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Case selection for anterior cosmetic services

Jan. 1, 2001
Understanding when and where to use various materials is critical to performing successful anterior and posterior cosmetic procedures, says Dr. Stephen D. Poss.

Stephen D. Poss, DDS

The constant influx of new products and technology makes it nearly impossible for the dentists to keep up. A new adhesive or composite seems to hit the market each month. That's not to mention all the other restorative materials and even the advancing computer technology that the clinician is faced with daily.

It is hard not to notice that nearly every dental journal is filled with information about a variety of cosmetic procedures. As a result, many clinicians might wonder if there are any limitations to what we can do with these new materials. This author would be willing to bet that, in every Yellow Pages section of every phone book in America, well over 50 percent of the dentists advertise cosmetic procedures like porcelain laminate veneers.

The public is becoming more educated about the cosmetic services we can provide. The dental insurance companies are squeezing the profit out from our "bread and butter" services, creating a situation in which even more dentists are looking for alternatives to boost their revenue.

This is where the danger of knowledge - or the lack of it - can trip up many dentists who are offering these services today. Even though cosmetic procedures can provide a golden opportunity for dentists to expand their services and increase their bottom line, they also can open a Pandora's box of potential problems.

Dentists should not be too quick to assume that everyone who walks through their door is an ideal candidate for porcelain laminate veneers. Case selection is critical to achieving successful results and having a happy patient. Case selection also can be the clinician's worst nightmare.

A complete understanding of when and where various materials can be used and their limitations are crucial to a successful outcome. All cosmetic cases should be evaluated to see if the clinician could meet or possibly exceed the patient's expectations. If there is any doubt about achieving a patient's expectations, the clinician should either refer the patient to another dentist or proceed only after the patient understands your limitations in delivering an ideal aesthetic case.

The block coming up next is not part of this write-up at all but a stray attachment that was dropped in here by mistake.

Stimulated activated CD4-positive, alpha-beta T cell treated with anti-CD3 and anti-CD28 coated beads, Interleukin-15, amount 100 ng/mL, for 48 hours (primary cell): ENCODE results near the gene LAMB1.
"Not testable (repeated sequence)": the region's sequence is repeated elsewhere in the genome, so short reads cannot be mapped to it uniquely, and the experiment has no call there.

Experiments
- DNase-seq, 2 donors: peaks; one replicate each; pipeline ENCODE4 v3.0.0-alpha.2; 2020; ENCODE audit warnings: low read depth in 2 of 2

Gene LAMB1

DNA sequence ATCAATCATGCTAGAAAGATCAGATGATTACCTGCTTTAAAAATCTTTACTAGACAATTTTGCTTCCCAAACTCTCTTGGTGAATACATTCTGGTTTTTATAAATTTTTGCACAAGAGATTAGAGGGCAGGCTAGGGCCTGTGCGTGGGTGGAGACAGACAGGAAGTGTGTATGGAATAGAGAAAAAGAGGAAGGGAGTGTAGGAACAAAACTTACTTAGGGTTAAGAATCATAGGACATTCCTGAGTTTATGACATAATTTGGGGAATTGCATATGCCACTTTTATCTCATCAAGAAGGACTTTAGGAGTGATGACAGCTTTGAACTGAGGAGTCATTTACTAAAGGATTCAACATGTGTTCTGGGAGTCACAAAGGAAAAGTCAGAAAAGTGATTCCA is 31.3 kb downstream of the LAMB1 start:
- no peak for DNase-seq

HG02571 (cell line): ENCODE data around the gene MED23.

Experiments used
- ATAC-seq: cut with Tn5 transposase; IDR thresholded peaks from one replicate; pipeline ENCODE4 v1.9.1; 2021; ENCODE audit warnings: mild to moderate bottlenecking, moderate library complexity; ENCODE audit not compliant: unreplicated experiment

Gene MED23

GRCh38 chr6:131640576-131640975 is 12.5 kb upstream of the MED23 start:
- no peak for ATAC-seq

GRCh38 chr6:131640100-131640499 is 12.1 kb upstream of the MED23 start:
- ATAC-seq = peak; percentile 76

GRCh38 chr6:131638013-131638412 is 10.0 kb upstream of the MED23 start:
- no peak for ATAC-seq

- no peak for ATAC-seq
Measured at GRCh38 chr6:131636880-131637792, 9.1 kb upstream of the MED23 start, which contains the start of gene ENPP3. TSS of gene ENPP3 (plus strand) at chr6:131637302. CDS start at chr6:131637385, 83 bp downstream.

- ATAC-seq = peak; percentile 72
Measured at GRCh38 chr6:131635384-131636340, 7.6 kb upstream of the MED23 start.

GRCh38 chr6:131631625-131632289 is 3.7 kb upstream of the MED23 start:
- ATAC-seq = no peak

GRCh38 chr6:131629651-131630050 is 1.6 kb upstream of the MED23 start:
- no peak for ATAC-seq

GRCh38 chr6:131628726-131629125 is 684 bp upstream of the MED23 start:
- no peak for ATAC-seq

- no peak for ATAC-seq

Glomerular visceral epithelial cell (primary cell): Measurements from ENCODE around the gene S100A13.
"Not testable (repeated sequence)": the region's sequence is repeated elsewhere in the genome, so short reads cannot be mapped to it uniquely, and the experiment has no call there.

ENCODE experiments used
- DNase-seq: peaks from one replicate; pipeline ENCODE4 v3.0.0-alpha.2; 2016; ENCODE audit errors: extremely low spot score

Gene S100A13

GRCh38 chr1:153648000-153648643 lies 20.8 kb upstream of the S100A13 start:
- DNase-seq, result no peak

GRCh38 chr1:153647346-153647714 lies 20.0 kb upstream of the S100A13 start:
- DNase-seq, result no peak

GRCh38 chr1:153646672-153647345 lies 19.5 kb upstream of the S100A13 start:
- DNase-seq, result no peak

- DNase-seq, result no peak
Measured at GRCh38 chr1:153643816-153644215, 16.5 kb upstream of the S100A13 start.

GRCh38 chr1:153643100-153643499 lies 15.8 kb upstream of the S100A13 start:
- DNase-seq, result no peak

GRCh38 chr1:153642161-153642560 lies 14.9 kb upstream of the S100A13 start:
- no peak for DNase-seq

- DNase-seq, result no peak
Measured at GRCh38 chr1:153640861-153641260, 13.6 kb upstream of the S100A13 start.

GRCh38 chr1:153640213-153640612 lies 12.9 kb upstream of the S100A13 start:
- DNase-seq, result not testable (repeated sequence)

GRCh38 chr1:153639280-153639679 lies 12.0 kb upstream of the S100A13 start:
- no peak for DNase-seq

Case 1

Some patients will inquire about their chipped and broken front teeth. Before you decide to jump in and agree to do eight to 10 veneers, you should investigate why the teeth are chipped in the first place. If this advice is ignored, you could be replacing a lot of broken veneers. If the dentition is worn due to bruxism or other parafunctional habits, this patient usually requires a full- mouth reconstruction to restore neuromuscular comfort, as well as proper cuspid guidance to protect the esthetic result (see photo 1).

In this case, the patient has worn all of his teeth severely; it would not be wise to just restore the upper anterior teeth. This also can be a problem with patients with a deep overbite who want to add length to their anterior teeth. If the anterior teeth already are touching the lower lip, it is unlikely the patient will be able to tolerate more length. The only way to add length in cases like this is to increase the vertical dimension of the teeth. This type of case also would require a full-mouth reconstruction. (See photo 2)

More common mistakes can be overcome with proper planning. A great majority of patients may have a Class I occlusion and no parafunctional habits. However, these patients may have an opposing tooth that might interfere with the ideal esthetic result.

This is where diagnostic study models are critical. An ideal wax-up can be done to determine what if anything needs to be adjusted on the opposing teeth before the case is started. If there are some opposing interferences, they should be discussed with the patient before treatment begins. By handling it this way, both the patient and the dentist can be prepared. (See photo 3.)

a long-range plan for keeping up with the latest cosmetic techniques and high-tech equipment? Are you communicating this effort to your patients in your newsletter, lay advisory board, office brochure, and in the office using DVD, intraoral cameras, and wall portraits of your beautiful smile results? The answers will influence how you are communicating to yourself and, ultimately, how you feel about dentistry.